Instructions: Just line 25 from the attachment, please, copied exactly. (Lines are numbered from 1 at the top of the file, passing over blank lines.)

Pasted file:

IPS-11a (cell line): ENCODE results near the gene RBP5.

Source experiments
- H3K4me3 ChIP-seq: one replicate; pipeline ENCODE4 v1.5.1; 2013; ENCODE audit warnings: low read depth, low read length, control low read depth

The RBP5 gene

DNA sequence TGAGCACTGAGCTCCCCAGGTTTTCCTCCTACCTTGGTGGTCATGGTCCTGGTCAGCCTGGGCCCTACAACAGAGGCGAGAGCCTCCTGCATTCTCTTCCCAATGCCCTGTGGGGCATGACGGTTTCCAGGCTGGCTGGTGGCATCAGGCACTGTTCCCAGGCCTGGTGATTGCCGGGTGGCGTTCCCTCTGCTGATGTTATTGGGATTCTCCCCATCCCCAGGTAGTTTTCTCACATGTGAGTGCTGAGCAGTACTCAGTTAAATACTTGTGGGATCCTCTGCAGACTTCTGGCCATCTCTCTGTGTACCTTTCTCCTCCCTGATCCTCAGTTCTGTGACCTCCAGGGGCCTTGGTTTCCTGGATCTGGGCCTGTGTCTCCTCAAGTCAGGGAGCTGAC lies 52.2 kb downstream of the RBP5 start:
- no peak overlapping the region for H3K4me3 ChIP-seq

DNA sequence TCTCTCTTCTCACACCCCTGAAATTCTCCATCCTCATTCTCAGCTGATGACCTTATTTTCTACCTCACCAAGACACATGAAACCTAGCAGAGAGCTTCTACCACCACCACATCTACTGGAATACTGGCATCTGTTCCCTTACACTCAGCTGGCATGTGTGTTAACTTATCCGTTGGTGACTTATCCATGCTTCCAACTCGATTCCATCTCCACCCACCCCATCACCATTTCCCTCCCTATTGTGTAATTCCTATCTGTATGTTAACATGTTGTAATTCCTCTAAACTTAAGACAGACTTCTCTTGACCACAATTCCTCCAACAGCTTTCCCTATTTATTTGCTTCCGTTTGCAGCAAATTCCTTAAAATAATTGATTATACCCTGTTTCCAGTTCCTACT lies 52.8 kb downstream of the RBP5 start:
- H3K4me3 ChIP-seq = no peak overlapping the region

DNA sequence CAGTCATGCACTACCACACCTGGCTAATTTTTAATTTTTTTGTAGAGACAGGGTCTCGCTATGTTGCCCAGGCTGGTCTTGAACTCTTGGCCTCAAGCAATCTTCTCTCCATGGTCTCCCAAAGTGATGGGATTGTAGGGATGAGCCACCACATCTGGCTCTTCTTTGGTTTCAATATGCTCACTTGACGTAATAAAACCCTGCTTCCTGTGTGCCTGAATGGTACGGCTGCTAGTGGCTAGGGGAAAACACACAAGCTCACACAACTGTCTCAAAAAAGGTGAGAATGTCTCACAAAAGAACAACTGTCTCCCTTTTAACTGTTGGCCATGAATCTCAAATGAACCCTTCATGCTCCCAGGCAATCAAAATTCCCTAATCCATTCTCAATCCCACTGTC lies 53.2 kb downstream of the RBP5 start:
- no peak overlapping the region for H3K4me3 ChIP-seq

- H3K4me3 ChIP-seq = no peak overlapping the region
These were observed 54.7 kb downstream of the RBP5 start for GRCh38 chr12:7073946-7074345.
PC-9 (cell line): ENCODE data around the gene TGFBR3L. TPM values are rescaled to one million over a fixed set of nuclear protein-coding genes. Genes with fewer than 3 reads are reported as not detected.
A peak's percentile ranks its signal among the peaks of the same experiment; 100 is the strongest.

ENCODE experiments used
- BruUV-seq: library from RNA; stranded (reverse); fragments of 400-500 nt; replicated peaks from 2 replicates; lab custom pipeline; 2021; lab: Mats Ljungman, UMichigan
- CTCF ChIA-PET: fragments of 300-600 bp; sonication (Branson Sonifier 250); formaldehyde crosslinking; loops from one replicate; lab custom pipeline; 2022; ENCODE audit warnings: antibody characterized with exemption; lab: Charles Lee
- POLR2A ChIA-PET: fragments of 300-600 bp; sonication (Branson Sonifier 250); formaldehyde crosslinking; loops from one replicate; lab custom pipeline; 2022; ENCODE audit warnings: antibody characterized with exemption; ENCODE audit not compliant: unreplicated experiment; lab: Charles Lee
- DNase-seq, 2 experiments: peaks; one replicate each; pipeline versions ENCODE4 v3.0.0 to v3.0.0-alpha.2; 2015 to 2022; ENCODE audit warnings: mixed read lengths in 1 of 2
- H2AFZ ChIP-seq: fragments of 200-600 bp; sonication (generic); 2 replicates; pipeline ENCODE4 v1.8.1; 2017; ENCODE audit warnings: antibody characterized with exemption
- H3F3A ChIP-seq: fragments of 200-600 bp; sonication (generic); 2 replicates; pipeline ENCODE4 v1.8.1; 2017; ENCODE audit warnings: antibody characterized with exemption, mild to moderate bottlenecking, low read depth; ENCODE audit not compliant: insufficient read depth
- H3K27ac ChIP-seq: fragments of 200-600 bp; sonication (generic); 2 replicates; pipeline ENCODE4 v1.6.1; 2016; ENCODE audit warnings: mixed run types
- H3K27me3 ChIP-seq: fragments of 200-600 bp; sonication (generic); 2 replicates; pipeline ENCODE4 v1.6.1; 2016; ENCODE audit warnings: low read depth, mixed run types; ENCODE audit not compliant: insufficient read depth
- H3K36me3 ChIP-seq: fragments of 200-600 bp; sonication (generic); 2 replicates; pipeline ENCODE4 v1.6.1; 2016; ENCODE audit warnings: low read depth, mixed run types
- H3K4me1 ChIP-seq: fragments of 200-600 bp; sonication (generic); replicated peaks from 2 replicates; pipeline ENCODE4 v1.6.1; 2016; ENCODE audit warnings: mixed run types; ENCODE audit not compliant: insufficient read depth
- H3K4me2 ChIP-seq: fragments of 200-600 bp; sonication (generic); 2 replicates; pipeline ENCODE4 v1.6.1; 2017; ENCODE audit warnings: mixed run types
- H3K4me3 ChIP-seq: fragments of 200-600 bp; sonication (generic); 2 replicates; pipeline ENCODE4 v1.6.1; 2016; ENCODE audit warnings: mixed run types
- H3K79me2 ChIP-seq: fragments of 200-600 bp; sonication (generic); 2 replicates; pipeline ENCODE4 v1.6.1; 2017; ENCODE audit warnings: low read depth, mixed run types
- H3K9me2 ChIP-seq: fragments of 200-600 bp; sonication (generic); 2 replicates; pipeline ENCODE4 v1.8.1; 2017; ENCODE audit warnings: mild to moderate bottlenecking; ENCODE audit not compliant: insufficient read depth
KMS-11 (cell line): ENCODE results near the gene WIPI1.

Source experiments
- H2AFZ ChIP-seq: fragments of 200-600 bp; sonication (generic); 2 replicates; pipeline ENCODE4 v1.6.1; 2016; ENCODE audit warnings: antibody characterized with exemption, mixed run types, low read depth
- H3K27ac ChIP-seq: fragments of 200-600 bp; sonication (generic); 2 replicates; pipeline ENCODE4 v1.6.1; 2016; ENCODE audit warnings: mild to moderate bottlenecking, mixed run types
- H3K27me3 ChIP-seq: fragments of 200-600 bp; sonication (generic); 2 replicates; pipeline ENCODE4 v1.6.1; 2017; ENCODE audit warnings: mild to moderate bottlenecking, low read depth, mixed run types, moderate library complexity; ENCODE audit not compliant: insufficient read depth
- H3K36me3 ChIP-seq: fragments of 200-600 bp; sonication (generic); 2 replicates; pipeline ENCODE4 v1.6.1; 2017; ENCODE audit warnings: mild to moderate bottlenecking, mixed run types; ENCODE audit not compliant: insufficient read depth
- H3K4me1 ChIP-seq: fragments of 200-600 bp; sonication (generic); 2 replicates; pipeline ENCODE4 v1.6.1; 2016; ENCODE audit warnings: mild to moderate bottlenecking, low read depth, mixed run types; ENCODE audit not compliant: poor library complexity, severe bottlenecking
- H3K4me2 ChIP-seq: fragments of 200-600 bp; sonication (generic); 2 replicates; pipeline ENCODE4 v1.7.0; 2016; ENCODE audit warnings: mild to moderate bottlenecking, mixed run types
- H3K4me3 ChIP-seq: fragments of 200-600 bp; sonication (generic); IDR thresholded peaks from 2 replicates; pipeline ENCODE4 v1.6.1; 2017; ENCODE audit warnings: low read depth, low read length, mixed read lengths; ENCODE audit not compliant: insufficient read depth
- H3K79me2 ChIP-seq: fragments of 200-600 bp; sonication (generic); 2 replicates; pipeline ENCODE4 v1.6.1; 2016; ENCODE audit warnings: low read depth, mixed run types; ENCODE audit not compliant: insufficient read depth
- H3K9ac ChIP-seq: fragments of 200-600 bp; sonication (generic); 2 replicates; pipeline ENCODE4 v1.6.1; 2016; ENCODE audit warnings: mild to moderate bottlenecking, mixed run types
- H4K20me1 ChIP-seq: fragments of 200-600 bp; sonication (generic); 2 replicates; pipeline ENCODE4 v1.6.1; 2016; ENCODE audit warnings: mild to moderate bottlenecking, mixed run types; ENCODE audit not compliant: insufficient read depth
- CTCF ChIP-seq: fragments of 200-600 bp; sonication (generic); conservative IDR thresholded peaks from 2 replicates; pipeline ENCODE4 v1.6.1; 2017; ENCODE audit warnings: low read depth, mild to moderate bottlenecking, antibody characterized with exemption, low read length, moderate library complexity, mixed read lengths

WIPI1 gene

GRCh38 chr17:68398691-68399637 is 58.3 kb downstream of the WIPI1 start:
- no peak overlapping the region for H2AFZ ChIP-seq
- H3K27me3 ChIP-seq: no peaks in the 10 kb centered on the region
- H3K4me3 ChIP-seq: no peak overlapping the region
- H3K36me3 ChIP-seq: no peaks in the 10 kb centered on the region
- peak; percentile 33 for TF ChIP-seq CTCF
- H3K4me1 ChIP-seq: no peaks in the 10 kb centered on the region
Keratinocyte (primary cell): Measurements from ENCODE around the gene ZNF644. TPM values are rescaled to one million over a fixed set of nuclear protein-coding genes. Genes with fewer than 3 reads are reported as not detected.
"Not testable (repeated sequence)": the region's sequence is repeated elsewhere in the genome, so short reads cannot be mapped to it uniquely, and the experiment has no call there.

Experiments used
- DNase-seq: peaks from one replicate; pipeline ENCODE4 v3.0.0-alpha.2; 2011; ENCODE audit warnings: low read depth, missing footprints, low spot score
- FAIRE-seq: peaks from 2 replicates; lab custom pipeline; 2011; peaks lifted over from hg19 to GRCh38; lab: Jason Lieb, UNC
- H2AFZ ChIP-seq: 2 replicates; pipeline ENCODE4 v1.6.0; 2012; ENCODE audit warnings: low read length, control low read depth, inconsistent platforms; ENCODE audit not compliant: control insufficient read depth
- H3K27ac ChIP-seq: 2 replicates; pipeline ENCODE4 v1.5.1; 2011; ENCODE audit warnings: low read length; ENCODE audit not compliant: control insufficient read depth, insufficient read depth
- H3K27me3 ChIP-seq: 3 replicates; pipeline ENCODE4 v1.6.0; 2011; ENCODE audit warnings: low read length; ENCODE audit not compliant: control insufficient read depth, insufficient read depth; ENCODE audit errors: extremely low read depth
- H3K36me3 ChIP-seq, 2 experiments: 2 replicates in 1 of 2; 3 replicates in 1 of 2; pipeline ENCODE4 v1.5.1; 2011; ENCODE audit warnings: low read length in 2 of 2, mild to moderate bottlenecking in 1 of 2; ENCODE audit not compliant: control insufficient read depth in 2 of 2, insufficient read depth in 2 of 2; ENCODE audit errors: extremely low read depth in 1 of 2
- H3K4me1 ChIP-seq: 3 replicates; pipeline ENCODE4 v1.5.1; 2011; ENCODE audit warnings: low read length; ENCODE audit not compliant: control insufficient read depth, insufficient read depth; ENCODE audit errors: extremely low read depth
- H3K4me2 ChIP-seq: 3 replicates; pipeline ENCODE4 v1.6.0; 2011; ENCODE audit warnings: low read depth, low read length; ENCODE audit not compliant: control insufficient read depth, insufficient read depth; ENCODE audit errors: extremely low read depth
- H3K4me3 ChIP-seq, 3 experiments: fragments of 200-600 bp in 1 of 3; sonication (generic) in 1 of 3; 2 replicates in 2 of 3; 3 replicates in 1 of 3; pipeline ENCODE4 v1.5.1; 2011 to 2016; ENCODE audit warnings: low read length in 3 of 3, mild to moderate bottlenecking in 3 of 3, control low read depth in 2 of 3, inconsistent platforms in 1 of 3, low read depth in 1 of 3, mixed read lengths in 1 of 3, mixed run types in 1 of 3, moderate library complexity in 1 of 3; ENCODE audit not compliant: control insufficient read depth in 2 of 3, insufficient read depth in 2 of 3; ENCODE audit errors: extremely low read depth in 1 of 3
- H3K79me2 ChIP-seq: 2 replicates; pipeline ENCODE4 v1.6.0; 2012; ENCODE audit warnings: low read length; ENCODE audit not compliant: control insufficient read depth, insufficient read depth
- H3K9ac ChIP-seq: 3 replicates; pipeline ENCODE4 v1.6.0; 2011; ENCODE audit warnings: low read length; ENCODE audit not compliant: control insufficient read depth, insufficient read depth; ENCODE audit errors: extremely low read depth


- H3K4me1 ChIP-seq: fragments of 200-600 bp; sonication (generic); replicated peaks from 2 replicates; pipeline ENCODE4 v1.6.1; 2016; ENCODE audit warnings: mixed run types; ENCODE audit not compliant: insufficient read depth